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What's the difference between 30, 32, 34, or 35?

Discussion in 'Basses [BG]' started by AudioDwebe, Jan 11, 2012.

  1. I'm new to bass and don't understand the diffeernce between the short or medium or long scale instruments. When folks talk of the length, what is being measured? From where to where?

    And do the notes change based on the length of scale? Meaning, would an open string E on a 30" be the same note as an open E string on a 35"?

    Are the strings more taut on the longer scaled instruments to bring the same note as the shorter scaled ones?


  2. Thanks, man, appreciate it.

    So, from reading that, I gather than a shorter scaled bass will sound warmer than a longer one, right?

    Or maybe it "should" everything else being equal?
  3. SteveC

    SteveC Moderator Staff Member

    Nov 12, 2004
    North Dakota

    Sorry. :ninja:;)
  4. I expected that to be the first response.

    What took ya so long? :)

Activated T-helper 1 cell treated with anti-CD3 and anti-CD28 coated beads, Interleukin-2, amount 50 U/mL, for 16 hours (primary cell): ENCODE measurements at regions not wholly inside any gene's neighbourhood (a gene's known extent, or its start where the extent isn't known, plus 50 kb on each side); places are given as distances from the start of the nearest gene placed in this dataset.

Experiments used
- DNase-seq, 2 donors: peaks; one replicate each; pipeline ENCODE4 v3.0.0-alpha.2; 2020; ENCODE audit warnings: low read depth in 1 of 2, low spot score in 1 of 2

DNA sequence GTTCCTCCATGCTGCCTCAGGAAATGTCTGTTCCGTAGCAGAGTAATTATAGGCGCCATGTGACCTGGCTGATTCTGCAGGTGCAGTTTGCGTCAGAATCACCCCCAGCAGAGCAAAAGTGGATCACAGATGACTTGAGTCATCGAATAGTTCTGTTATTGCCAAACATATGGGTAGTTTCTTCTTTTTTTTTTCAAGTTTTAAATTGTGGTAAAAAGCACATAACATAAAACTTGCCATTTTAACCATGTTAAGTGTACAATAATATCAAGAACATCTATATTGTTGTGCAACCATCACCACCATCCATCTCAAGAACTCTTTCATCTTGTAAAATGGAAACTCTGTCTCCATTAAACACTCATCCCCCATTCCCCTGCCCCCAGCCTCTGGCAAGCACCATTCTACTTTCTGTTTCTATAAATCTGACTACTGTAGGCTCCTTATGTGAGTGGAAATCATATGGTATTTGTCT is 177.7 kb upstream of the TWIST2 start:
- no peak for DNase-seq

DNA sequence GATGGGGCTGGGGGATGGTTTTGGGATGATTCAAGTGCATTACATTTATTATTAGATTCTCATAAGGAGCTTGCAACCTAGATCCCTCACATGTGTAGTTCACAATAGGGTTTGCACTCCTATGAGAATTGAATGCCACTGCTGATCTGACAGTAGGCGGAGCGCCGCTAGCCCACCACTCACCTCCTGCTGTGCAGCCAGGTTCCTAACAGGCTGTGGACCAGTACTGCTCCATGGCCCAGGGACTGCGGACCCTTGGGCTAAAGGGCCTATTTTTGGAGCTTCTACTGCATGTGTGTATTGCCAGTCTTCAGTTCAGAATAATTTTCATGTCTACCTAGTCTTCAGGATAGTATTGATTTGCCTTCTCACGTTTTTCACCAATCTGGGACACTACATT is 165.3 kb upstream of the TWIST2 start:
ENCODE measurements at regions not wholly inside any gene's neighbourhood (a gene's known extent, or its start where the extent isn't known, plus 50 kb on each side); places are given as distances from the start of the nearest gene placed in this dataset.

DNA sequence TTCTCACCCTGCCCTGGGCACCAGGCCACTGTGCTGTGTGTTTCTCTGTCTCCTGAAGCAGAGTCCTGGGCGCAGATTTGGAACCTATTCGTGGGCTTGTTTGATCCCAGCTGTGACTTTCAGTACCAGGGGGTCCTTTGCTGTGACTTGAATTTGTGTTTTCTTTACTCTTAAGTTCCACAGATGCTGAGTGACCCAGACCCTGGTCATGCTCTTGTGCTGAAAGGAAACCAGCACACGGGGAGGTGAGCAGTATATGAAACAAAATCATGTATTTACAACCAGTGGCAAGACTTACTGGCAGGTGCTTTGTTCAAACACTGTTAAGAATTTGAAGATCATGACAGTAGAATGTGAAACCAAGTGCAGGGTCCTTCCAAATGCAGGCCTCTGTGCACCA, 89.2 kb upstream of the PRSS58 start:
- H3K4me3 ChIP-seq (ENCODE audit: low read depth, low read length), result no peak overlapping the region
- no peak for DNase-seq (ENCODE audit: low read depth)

5. experimental bassist

    experimental bassist

    Mar 15, 2009
    Two things:

    It's hard to use words to describe "tone".

    Generalizations are often not always truth.

    With that said, IMO, shortscales are not necessarily "warmer", but what I would describe as "darker".

    Longer scales have louder overtones, and would sound more piano-like.

    Shorter scales, yes the overtones are there, but the fundamental is more powerful and present.

    Is this "warmer", or "darker", or "deeper"? You'll have to decide when you hear it.

    For example, many Reggae bassists like shortscales. And many 5 string bass players like 35" scales for more definition and clarity from that big fat low B string.
  6. bongomania

    bongomania Gold Supporting Member Commercial User

    Oct 17, 2005
    PDX, OR
    owner, OVNIFX and OVNILabs